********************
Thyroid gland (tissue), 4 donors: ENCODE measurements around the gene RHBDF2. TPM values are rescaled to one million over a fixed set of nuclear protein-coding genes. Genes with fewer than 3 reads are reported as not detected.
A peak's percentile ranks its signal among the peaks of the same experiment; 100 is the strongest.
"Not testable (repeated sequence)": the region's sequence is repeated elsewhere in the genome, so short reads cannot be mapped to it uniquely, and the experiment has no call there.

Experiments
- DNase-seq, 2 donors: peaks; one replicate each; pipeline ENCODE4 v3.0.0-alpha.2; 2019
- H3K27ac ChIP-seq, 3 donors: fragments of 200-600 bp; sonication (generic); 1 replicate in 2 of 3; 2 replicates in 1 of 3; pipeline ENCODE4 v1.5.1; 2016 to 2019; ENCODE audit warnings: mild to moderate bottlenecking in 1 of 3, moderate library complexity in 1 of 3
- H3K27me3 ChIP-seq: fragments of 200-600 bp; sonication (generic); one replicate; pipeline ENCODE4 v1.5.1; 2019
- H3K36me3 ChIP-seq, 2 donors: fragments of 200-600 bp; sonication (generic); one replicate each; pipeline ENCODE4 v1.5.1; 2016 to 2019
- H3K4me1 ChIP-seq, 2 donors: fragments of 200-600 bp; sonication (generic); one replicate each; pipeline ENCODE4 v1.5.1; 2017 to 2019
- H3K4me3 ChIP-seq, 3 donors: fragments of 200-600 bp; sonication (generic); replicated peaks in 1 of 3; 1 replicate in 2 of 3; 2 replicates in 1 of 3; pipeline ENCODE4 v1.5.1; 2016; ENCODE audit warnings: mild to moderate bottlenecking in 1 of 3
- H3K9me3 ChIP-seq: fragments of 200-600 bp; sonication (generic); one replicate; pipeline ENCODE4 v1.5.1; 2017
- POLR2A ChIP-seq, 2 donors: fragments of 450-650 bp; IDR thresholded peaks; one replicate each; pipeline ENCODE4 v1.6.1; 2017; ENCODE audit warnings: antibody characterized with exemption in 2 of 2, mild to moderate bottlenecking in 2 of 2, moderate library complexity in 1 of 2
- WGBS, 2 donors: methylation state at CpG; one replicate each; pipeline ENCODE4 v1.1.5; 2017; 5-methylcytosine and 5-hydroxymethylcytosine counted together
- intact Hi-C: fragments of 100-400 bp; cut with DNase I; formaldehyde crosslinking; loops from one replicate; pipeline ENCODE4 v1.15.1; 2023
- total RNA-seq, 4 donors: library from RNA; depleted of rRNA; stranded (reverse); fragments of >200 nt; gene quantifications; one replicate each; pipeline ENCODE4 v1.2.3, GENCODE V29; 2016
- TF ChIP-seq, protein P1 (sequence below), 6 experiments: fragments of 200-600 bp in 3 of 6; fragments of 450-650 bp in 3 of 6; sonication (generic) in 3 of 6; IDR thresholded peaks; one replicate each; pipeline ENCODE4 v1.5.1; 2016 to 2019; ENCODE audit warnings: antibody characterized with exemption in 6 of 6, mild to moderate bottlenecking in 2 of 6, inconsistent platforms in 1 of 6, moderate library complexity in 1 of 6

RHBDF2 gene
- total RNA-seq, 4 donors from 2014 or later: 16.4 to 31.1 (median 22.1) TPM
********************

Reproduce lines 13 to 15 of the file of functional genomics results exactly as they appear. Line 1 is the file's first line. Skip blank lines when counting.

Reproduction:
- WGBS, 2 donors: methylation state at CpG; one replicate each; pipeline ENCODE4 v1.1.5; 2017; 5-methylcytosine and 5-hydroxymethylcytosine counted together
- intact Hi-C: fragments of 100-400 bp; cut with DNase I; formaldehyde crosslinking; loops from one replicate; pipeline ENCODE4 v1.15.1; 2023
- total RNA-seq, 4 donors: library from RNA; depleted of rRNA; stranded (reverse); fragments of >200 nt; gene quantifications; one replicate each; pipeline ENCODE4 v1.2.3, GENCODE V29; 2016